London sculpture, clocktower

Stepney Green Clock Tower sculptural panels

Stepney Green Clock Tower, to Stanley B. Atkinson.

Walking up Stepney High St from St Dunstan's, and turning left into the road called Stepney Green, a short walk brings one to the Clock Tower, put up in 1913 in memory of Stanley Atkinson. This is of interest to these pages for its two stone panels with relief sculpture: Education and Benevolence, each showing a female figure with a small boy (lots more allegorical figure sculpture accessible from this page). Education is rather damaged, with most of the surface gone bar the female figure s head and the background at the top of the panel. Nevertheless, we can still see a youthful, rather sombre figure, clad in light drapes and with a swirly cloak behind, an open book on her lap, and with a naked child kneeling at her side. As with the other panel, her arm is behind him, and her hand rests on his shoulder. It seems unlikely this panel will survive recognisably for much longer, a shame, as it is a good thing. (You can see other statues of Education on this page.) Benevolence is better preserved, with damage only to her nose and foot, and to the hand and foot of the boy. She is a youthful figure of somewhat Greek type, shown seated, semidraped and without accoutrements, one arm drawing tight a blanket around the body of the boy, and with her cloak hanging from that arm, she is also symbolically enfolding and protecting him. The boy, despite his drapes, looks Edwardian. Gilbert Seale, the architectural sculptor, was the artist (with thanks to Angela Dodd-Crompton for pointing me to this information).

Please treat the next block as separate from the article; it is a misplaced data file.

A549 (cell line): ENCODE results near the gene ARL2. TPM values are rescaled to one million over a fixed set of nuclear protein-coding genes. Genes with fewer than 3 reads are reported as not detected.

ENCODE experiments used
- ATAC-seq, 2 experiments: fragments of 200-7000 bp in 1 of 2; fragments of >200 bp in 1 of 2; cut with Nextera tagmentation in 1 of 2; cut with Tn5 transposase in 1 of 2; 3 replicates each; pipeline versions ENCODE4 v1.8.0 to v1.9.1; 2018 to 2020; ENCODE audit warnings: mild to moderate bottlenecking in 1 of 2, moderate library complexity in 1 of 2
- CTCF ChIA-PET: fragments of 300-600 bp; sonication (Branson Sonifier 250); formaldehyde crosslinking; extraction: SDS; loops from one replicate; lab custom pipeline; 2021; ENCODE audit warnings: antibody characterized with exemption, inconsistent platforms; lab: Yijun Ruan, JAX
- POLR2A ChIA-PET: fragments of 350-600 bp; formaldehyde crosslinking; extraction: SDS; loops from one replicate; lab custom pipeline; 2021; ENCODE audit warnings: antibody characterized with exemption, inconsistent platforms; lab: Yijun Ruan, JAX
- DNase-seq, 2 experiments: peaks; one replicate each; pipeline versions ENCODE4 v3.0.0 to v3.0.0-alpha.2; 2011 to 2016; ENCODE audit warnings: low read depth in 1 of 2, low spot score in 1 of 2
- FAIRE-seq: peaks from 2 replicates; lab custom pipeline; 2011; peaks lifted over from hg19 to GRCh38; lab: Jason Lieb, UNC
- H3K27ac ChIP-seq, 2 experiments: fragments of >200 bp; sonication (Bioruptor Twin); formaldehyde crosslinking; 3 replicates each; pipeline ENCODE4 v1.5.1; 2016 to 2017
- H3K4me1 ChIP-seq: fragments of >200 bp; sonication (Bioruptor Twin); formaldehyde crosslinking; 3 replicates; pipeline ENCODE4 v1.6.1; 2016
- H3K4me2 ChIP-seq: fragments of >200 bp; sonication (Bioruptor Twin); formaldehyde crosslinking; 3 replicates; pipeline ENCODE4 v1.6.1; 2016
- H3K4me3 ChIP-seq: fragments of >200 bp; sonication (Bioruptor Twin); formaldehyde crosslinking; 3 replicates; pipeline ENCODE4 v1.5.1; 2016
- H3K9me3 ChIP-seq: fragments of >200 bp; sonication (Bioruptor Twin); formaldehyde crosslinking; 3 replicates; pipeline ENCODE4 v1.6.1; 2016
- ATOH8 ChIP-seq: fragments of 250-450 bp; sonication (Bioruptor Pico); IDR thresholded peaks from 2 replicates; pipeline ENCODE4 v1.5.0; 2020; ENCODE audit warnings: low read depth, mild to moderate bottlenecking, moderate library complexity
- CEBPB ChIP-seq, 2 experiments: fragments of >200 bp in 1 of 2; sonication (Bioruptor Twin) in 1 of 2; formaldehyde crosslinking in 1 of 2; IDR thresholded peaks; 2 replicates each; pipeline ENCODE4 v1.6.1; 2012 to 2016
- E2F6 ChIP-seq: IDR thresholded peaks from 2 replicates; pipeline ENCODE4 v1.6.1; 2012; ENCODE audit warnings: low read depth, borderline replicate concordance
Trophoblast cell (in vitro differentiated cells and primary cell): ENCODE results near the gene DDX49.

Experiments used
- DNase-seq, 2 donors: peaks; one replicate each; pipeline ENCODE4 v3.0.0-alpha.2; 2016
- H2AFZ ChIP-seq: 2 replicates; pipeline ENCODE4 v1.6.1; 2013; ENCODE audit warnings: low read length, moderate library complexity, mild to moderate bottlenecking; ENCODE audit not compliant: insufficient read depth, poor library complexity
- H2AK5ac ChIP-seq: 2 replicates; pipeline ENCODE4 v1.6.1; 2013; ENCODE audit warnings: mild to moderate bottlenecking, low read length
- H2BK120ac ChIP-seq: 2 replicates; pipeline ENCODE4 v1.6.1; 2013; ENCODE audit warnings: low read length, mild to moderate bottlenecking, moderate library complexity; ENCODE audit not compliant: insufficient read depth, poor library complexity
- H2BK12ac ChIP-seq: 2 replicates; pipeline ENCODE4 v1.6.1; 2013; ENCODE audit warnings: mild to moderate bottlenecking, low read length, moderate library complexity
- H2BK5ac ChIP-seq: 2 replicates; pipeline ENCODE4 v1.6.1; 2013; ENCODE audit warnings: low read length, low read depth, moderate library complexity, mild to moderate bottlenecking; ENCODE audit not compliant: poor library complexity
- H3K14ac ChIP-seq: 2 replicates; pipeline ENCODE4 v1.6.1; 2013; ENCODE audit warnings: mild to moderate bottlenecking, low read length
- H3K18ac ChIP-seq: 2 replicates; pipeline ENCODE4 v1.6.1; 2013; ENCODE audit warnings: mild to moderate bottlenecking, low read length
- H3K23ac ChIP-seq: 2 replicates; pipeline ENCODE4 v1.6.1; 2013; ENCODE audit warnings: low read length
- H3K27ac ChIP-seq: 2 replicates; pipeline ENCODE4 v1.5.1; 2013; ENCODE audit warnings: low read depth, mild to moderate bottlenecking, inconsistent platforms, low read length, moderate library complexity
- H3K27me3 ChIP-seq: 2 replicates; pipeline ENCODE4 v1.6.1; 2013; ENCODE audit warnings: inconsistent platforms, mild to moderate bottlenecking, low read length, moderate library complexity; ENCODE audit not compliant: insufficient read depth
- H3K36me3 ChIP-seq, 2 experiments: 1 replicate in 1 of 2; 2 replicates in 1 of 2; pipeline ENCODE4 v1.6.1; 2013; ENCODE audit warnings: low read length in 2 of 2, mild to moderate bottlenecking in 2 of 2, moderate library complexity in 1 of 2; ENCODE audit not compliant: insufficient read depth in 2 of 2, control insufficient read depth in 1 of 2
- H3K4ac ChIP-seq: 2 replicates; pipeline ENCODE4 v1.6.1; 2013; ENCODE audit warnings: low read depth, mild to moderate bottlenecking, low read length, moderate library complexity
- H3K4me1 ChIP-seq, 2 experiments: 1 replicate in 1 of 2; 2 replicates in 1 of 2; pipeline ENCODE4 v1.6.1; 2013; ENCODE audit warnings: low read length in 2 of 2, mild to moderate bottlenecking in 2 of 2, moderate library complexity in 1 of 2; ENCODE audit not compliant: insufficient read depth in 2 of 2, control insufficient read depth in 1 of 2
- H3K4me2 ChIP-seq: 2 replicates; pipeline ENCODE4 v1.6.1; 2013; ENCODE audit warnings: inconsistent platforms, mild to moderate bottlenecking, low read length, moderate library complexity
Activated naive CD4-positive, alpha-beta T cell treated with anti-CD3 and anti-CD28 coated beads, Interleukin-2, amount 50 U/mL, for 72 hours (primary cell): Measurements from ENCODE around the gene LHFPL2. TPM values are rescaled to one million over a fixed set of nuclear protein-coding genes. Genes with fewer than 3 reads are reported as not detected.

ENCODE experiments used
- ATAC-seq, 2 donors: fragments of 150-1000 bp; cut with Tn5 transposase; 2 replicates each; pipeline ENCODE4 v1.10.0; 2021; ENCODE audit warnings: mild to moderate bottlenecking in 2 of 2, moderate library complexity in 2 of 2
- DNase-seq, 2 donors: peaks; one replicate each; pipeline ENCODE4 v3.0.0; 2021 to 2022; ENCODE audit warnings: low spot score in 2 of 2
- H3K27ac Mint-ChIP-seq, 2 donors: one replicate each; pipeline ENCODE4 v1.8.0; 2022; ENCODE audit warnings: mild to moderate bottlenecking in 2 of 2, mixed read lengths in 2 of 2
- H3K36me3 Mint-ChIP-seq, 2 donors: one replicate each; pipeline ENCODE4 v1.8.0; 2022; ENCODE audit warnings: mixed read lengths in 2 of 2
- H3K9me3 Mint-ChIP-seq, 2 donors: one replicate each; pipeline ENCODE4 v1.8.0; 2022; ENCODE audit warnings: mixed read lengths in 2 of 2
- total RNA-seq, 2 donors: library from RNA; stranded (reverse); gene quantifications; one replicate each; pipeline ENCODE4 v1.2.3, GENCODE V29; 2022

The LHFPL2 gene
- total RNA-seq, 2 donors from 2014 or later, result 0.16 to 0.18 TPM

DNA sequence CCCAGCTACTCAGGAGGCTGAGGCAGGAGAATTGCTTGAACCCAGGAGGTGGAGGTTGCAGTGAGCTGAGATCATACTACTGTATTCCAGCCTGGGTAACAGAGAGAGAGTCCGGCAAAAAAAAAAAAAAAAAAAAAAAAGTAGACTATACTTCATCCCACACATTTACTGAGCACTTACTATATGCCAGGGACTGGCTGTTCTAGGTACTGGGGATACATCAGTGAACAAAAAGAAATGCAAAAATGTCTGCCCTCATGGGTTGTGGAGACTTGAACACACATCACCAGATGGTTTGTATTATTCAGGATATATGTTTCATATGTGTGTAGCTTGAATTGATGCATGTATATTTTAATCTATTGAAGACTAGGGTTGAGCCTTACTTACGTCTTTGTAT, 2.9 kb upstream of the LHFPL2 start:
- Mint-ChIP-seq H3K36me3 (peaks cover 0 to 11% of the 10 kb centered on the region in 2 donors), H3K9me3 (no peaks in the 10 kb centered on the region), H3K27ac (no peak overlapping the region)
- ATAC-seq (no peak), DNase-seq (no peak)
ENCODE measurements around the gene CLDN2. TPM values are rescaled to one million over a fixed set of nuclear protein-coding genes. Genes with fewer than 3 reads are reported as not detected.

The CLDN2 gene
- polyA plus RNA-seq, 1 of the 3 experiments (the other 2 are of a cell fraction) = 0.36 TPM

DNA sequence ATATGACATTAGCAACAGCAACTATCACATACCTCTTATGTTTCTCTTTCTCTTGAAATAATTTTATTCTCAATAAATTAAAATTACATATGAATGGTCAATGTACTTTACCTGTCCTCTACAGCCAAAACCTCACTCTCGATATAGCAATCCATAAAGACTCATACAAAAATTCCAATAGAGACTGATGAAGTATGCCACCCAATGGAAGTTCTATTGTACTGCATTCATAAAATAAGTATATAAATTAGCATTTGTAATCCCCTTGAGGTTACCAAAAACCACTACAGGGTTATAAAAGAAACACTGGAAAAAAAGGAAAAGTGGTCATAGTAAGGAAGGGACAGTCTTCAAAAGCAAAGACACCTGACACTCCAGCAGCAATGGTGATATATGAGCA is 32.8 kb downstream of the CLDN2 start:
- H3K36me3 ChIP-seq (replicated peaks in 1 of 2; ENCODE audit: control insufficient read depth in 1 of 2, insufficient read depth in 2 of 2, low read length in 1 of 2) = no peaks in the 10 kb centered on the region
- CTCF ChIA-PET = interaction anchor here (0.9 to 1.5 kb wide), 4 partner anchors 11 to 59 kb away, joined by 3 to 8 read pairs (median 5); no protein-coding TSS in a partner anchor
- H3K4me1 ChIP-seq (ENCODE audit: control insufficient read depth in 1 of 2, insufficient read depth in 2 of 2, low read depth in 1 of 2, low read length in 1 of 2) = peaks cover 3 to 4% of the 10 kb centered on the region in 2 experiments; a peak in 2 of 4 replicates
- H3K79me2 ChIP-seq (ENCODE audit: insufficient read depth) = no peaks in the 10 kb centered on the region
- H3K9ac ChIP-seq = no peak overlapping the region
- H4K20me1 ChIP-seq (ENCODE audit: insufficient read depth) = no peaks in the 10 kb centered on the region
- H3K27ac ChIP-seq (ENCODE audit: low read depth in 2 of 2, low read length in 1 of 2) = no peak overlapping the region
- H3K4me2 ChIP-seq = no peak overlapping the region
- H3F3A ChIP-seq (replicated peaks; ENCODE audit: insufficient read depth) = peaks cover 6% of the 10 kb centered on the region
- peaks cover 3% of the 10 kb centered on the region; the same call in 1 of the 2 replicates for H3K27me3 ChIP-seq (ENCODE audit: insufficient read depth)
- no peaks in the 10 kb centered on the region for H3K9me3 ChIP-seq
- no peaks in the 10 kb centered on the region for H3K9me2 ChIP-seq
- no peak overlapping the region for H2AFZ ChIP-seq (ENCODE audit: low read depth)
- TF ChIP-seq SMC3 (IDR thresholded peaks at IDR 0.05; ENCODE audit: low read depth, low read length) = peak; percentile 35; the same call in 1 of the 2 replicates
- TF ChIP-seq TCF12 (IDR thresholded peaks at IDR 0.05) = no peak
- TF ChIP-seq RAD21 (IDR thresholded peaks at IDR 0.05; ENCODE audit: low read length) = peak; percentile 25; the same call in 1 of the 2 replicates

Education and Benevolence panels.

Up above, by the four clock faces, are four pairs of lion s heads, all identical fierce little things biting on rings from which small festoons of fruit and flowers hang (other lions' heads may be seen near the end of this page).

The front of the monument has a plaque to Stanley B. Atkinson, 1873-1910, Barrister at Law, Stepney Borough Councillor, Guardian of the Poor, Member of the Metropolitan Asylums Board. The original site of the tower was in Burdett road, with the move to Stepney Green apparently in 1934. Another London clock tower built as a memorial to a local dignitary is at Hornsey - see end of this page.

By the tower is an old drinking fountain, with its metalwork removed, leaving a simple structure in Aberdeen and Cornish granites; the date of 1884 and the subject commemorated, Leonard Montefiore, can still be discerned, along with what appears to be a short temperance inscription. Happy the days when the benevolence of the authorities extended to providing drinking fountains for the populace.

Stepney Green granite drinking fountain, to Leonard Montefiore, 1884

Leonard Montefiore's much-maligned drinking fountain.

Top of page

Go east along Stepney Green and then down Stepney High Street to St Dunstan's

Go north and then west along Mile End Rd to Whitechapel and the Edward VII Memorial fountain